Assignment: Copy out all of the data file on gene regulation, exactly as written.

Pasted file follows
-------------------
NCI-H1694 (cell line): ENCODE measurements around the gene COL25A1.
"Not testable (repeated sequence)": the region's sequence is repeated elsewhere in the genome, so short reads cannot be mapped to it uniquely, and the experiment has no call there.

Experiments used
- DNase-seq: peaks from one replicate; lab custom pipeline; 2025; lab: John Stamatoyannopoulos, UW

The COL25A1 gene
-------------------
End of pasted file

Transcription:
NCI-H1694 (cell line): ENCODE measurements around the gene COL25A1.
"Not testable (repeated sequence)": the region's sequence is repeated elsewhere in the genome, so short reads cannot be mapped to it uniquely, and the experiment has no call there.

Experiments used
- DNase-seq: peaks from one replicate; lab custom pipeline; 2025; lab: John Stamatoyannopoulos, UW

The COL25A1 gene